The main advantage of quantitative computed tomography (QCT) is that of actually measuring the volume (and, consequently, mineral density) of the studied bone. Normally, QCT instruments—endowed with a specific software and calibration phantom—can measure BMD only at the level of lumbar spine. More recently, specific peripheral QCT (pQCT) instruments have been developed to measure BMD at appendicular sites (forearm and femur). Both QCT and pQCT can measure cortical and trabecular bone density separately. The limits are however in the much higher X-ray dose with respect to DXA. Moreover, in the evaluation of vertebral BMD
(mainly trabecular bone), the precision can be reduced because trabecular thickness can be lower than the diameter of the "pixel." In evaluating long bone metaphyses, particularly the radius, the measurement of trabecular bone is influenced by cortical bone thickness, a source of error (38). In order to obtain precise measurements in children, a special pediatric phantom must be available for instrument calibration. Moreover—a crucial aspect in longitudinal studies—the used phantom must always be the same, as different phantoms give significantly different results.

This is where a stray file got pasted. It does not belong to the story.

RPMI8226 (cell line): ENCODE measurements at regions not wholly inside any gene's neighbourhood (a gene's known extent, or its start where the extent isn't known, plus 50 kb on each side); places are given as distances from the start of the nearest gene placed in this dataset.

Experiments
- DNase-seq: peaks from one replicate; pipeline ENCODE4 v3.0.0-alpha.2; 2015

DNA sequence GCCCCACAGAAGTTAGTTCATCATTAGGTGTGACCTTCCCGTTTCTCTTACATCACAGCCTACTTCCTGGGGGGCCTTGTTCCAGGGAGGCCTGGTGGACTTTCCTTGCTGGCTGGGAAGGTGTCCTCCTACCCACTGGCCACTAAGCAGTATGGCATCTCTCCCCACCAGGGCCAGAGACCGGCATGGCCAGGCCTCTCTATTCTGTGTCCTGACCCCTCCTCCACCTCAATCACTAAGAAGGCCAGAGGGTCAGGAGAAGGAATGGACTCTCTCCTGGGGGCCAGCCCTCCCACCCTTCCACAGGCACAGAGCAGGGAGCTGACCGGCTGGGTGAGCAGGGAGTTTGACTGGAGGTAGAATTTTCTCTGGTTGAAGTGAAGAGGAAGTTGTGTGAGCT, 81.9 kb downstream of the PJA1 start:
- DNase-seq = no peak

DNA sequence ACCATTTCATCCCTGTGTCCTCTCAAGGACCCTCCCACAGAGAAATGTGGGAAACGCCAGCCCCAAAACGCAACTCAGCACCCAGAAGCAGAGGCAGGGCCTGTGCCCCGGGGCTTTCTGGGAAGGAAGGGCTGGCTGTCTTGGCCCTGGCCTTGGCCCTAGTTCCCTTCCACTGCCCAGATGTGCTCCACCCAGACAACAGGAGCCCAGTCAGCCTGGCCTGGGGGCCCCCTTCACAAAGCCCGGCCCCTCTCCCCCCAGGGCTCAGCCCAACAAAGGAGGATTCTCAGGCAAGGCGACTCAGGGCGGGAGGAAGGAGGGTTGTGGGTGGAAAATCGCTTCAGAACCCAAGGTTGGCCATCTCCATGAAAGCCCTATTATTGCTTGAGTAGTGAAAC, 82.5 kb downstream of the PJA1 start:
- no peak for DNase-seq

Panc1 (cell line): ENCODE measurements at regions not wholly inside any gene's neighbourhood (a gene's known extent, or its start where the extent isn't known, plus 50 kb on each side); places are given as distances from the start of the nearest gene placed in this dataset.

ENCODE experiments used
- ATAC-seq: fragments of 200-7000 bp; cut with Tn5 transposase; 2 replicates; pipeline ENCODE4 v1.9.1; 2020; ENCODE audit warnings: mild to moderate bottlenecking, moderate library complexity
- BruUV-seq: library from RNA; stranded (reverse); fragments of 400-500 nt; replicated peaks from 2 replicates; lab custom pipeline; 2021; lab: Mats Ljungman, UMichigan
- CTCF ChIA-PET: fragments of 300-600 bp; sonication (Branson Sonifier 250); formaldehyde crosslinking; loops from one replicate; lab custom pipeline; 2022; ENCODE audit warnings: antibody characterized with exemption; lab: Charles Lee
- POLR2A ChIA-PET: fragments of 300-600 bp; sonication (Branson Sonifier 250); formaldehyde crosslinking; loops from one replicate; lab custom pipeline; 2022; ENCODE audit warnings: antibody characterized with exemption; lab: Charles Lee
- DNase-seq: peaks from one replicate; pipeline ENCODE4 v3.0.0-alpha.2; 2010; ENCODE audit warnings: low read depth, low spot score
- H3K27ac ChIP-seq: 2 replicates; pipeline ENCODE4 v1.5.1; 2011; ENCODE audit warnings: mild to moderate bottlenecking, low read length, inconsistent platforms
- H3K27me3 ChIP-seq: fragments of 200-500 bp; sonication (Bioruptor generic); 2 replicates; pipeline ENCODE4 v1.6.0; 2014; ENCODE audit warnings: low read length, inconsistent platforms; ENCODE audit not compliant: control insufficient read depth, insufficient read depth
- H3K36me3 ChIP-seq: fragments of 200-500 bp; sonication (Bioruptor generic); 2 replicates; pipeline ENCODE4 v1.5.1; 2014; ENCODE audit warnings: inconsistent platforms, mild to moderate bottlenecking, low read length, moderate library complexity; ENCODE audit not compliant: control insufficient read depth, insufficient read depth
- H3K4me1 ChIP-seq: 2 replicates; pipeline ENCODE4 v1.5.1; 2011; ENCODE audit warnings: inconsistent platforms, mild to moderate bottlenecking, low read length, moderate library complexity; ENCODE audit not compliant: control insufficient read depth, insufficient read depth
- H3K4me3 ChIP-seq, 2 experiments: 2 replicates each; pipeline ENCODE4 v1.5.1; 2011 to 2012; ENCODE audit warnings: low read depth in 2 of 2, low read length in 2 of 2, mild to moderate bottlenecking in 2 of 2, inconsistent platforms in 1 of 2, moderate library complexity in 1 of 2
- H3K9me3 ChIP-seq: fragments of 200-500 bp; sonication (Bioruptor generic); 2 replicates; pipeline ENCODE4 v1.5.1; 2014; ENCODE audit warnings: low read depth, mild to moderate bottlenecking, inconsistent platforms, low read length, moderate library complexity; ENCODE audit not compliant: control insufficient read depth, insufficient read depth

Was this article helpful?